Note: The following appears in the Wofford gameday football program.
Editor’s Note – This is the 150th season of college football. The author of this article, Tim Bourret, is one of 150 college football historians on a committee formed by ESPN that is selecting the top teams, games, players and programs during the first 150 years. In conjunction with that, Bourret is writing articles this year on the great moments in Clemson football history. Below is the sixth installment of the series.
Clemson defeated Ohio State 31-0 in the Fiesta Bowl, one of the two semifinal games of the College Football Playoff, at the end of the 2016 season. The shutout was the first suffered by the Buckeye program since 1993 and the first for Head Coach Urban Meyer, the third-winningest coach (in terms of winning percentage) at the time in college football history in his 194 games as a head coach.
On the same day, Alabama defeated Washington in the other semifinal in Atlanta by a score of 24-7, setting up the first rematch of a national championship deciding game in college football history.
The roles were reversed this time. Alabama entered the 2016 title game with a 14-0 record and a chance to become the first 15-0 team in FBS history. Alabama also had the No. 1 ranking. Clemson was the 14-0 team the previous year.
The Crimson Tide had won 26 games in a row, the longest winning streak by an SEC team since 1980, and had won 16 games in row over top-25 teams, tied for the longest streak since the poll began in 1936.
Both teams were ranked in the top 10 in total defense and scoring defense entering the game, and it appeared it would be a defense-dominated game in the first half. Alabama led 14-7 at halftime, the first time all year Clemson did not hold a halftime lead.
Alabama could have taken a dominant 21-7 lead early in the third quarter when the ball was stripped from Wayne Gallman and recovered by Alabama linebacker Ryan Anderson.
The Crimson tide had scored 12 defensive touchdowns, which were momentum backbreakers throughout the season. But Hunter Renfrow hustled on the play and tackled Anderson. The Tiger defense held the Crimson Tide to a field goal. In retrospect, it was the single-most important tackle of the season by a Tiger.
Alabama had a 24-14 lead entering the fourth quarter. As a head coach, Nick Saban had won 97 games in a row with a double-digit lead entering the fourth quarter.
The cumulative effect of the offense’s pace took its toll on Alabama in the final quarter. First, the Tigers drove 72 yards in nine plays to cut the margin to 24-21 when Deshaun Watson connected with Mike Williams on a four-yard pass.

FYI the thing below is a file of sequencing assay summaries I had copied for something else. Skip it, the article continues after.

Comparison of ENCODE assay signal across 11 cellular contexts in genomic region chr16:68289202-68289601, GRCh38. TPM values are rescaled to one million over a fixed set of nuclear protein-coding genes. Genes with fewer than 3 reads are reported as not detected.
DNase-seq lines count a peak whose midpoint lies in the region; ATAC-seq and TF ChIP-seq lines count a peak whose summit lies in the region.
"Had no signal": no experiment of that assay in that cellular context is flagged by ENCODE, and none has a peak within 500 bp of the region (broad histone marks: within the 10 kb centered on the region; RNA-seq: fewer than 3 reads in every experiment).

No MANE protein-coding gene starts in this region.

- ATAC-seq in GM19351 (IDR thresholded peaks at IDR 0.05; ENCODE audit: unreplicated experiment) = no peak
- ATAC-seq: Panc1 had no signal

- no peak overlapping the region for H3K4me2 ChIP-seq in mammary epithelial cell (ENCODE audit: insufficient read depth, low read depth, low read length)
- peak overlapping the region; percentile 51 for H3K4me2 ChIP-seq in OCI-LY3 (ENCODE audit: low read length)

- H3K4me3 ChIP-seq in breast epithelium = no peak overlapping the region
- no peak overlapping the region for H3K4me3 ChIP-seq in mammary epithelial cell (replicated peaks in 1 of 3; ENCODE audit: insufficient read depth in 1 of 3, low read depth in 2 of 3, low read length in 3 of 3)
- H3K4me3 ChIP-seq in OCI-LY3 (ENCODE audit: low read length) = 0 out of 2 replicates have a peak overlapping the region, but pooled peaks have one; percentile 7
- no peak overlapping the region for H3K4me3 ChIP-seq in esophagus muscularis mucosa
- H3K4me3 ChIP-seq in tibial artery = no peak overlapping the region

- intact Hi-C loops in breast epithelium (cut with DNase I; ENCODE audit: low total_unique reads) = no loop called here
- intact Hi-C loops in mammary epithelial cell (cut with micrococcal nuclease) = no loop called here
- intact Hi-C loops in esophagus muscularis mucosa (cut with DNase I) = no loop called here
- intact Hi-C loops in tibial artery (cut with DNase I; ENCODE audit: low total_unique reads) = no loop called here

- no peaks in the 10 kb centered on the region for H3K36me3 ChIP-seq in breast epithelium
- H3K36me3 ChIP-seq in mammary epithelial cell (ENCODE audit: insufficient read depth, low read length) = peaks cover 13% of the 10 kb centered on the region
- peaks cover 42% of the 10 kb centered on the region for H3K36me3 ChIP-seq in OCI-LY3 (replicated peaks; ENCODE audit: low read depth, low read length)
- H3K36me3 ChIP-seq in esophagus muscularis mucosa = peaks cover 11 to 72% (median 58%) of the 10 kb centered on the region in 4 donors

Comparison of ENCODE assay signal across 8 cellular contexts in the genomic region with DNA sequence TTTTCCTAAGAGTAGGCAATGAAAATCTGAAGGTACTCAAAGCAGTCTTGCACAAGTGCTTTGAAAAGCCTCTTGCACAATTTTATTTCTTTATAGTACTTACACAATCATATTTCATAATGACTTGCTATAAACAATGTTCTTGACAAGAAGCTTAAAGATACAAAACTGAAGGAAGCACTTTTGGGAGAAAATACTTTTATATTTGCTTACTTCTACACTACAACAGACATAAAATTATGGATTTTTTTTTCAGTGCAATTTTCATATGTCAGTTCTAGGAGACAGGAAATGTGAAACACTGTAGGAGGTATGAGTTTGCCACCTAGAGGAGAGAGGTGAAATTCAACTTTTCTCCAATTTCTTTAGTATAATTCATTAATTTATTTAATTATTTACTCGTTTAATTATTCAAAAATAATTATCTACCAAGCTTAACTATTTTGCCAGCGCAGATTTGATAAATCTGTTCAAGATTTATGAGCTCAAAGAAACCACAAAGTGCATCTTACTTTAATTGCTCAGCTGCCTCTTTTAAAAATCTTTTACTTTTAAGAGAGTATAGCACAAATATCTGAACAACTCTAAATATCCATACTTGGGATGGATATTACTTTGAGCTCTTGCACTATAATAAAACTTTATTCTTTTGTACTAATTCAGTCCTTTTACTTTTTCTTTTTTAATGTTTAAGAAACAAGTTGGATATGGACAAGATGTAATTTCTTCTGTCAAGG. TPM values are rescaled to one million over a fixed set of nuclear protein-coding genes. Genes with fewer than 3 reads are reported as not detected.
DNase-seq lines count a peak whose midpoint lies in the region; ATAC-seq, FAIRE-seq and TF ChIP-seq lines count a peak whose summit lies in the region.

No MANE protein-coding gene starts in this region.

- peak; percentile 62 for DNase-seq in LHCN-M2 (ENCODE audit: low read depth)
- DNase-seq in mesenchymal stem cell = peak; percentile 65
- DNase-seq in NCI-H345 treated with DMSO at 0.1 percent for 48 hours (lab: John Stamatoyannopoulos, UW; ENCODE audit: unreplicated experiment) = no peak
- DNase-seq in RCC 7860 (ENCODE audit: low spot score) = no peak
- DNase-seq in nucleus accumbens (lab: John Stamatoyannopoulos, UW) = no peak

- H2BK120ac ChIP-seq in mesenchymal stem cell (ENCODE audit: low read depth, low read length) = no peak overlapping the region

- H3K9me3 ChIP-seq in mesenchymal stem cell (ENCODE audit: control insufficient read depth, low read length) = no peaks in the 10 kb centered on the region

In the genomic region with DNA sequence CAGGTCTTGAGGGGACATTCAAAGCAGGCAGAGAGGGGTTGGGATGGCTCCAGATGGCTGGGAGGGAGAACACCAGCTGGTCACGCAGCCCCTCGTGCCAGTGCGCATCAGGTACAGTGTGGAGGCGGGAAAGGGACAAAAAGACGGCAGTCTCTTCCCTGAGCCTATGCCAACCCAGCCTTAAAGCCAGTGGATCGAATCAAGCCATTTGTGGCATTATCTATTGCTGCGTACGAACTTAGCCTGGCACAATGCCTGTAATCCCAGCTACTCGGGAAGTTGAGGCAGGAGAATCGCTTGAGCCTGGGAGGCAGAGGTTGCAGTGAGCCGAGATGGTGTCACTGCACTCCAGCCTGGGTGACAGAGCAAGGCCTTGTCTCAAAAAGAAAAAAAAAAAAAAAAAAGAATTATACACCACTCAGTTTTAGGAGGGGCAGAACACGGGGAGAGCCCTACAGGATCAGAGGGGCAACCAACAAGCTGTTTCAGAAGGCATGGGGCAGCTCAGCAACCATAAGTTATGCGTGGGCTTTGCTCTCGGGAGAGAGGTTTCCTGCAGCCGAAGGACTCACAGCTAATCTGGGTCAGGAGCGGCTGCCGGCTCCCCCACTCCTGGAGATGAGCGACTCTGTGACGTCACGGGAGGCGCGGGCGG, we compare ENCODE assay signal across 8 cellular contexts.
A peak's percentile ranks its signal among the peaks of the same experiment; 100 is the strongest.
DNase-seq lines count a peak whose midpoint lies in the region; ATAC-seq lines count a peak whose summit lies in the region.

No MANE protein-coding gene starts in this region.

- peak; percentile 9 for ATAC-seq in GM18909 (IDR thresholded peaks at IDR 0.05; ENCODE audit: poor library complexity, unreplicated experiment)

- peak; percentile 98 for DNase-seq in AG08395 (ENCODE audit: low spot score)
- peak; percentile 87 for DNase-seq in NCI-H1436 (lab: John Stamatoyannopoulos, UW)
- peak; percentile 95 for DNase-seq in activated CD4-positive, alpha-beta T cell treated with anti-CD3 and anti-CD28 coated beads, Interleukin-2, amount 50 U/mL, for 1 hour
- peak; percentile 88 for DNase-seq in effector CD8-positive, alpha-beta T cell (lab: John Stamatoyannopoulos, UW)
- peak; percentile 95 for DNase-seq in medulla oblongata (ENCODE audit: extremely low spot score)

After a trade of punts, Clemson drove 88 yards in six plays to take a 28-24 lead with 4:38 left in the game. How fitting were the 88 yards, because that was the uniform number Dabo Swinney wore when he played at Alabama.
But Alabama drove right back. Precocious freshman quarterback Jalen Hurts scored on a 30-yard run, and Alabama had a 31-28 lead with just 2:07 left. Only 2:07 remained until a fifth national championship in eight years for the Alabama program, something no program had ever done.
What followed was the “drive of the ages” for the Tiger program.
Williams made one of his diving catches for a 24-yard gain early in the drive, giving Clemson the ball at the Alabama 39 with 1:30 left.
Two plays later and facing a third-and-three, Watson connected with Renfrow for six yards and a first down. Clemson then stopped the clock with 19 seconds left.
On second down, Watson connected with Jordan Leggett, this time for 17 yards down the left side. Leggett used his entire wing span on the final catch of his Tiger career with 14 seconds left.
On an incomplete pass to the endzone, Alabama was flagged for pass interference on Williams, giving Clemson first-and-goal at the two with just six seconds left on the clock.
Knowing this could be the final play of the game and his career, Watson rolled to his right and found Renfrow in the right side of the endzone. There was just one second left on the clock.
The reception, Renfrow’s 10th of the game, the most against Alabama in four years, gave Clemson a 34-31 lead. The ensuing extra point made the score 35-31. How fitting was it that Clemson scored 35 points when it had been 35 years since they had won its first national championship.
After recovering an onside kick, just Clemson’s fourth onside kick recovery in 39 seasons, all the Tigers had to do was take a snap and a knee. Fittingly, Watson had the ball in his hands as the game and his Tiger career came to an end.